Semyrog said that if the initiative makes the ballot, it should pass with many Democrats and independents also supporting the measure.

“This is such a no-brainer,” Semyrog said. “Letting a baby die without providing care, that’s inhumane. We are human beings who are compassionate toward our fellow human beings. You can argue about abortion and a baby being a ‘clump of cells,’ but this is a fully-born human being and to not provide care to it is just barbaric.”

“This is a rallying cry I’d say because it’s so extreme,” she added. “Anyone with a heart –Democrat, Republican, any religious group, any minority group — if this won’t raise you out of your seat to vote with your conscience, I don’t know what will.”

Semyrog said her experience growing up in the former Soviet Union is a major reason why she is passionately pro-life.

As she pointed out, abortion was viewed as a form of birth control in the Soviet Union. In Soviet Russia, abortions exceeded live births by a margin of nearly two-to-one in the late 1970s and 1980s when Semyrog lived there. She noted that it wasn’t all that uncommon for poorer women to have 17 to 20 abortions in their lifetime, and she said that her mother faced criticism for having 10 kids.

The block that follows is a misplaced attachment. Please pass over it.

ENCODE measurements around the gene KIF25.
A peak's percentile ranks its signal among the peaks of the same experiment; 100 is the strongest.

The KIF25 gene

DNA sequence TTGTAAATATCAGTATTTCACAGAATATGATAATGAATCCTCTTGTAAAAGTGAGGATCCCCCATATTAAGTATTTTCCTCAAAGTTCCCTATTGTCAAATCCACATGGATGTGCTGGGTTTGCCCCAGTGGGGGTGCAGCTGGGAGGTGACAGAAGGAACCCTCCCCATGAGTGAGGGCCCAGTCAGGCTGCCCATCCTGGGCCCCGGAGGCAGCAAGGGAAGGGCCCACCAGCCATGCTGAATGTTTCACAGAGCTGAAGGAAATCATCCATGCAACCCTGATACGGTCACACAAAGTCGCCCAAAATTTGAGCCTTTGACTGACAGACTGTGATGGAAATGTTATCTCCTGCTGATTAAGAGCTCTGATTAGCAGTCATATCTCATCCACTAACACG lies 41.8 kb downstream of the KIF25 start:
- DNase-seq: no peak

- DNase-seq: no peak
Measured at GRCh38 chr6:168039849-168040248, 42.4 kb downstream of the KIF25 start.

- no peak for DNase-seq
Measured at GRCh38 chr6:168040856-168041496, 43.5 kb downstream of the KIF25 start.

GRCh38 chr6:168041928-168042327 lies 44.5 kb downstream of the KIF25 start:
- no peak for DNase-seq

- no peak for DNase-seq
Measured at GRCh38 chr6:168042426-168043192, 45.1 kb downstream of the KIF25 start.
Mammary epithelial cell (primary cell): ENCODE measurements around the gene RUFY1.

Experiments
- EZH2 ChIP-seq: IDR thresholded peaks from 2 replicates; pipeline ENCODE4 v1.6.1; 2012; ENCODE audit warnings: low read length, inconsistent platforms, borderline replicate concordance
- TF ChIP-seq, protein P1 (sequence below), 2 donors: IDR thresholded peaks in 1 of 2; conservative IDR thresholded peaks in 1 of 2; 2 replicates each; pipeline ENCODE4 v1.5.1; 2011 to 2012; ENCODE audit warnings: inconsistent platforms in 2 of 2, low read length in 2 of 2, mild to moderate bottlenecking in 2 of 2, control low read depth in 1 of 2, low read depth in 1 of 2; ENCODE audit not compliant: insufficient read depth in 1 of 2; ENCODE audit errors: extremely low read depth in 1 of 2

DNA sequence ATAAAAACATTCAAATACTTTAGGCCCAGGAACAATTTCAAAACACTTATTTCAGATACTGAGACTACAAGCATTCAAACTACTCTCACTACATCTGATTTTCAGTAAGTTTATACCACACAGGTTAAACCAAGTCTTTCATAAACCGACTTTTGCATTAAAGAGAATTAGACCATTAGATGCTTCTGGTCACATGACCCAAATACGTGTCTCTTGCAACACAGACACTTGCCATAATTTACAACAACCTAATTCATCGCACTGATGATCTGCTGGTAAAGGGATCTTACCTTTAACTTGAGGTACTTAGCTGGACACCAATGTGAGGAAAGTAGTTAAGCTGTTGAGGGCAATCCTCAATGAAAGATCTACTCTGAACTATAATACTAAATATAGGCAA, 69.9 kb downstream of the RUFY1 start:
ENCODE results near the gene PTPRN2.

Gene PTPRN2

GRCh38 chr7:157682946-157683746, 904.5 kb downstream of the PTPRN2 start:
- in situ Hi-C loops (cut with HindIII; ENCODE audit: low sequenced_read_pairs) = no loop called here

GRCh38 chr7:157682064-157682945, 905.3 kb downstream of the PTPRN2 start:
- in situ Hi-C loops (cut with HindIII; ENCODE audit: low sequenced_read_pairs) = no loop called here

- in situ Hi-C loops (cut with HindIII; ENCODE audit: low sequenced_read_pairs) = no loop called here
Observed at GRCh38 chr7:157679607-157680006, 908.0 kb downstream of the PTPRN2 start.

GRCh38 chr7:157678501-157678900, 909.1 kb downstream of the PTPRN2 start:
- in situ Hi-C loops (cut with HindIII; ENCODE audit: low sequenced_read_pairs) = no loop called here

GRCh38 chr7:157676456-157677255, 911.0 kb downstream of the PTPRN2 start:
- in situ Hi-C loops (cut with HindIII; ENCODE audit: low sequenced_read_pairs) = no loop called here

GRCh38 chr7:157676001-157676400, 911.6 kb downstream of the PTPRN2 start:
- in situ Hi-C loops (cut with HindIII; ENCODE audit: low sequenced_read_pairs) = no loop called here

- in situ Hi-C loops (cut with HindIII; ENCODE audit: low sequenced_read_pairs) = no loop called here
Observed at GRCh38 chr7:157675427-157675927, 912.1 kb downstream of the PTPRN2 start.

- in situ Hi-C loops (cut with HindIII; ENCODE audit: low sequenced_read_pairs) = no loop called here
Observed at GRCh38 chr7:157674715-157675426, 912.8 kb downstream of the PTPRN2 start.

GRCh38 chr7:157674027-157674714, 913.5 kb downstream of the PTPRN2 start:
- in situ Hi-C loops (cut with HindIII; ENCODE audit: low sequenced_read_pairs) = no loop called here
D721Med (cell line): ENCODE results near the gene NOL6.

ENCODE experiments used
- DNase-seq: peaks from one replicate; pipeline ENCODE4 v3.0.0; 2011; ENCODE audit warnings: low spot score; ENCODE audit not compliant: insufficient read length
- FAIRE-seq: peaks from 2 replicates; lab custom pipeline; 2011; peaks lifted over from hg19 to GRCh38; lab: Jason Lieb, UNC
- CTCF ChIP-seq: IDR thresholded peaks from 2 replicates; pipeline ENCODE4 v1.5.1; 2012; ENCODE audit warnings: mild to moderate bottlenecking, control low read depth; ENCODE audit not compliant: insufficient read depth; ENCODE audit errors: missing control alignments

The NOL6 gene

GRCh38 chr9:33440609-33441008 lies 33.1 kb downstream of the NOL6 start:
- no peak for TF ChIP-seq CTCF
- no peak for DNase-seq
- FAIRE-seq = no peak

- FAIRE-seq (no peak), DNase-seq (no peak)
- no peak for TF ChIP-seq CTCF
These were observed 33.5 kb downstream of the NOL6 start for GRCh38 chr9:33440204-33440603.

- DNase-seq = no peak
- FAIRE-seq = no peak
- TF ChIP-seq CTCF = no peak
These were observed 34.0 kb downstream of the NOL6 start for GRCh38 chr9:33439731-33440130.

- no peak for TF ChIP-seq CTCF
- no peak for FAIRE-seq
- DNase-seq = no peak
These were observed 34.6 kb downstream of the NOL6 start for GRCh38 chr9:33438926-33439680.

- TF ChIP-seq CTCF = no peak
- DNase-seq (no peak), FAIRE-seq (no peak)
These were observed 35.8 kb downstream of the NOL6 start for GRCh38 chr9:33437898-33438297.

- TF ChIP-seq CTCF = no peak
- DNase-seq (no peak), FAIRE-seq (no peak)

“Each time she went to the doctor pregnant with a new child she was mocked and told:  you are breeding poverty,” Semyrog said.

Another woman who will be involved with the campaign is GOP state committee member Debby Dugan of Watertown, a former member of the conservative Renew Massachusetts Coalition.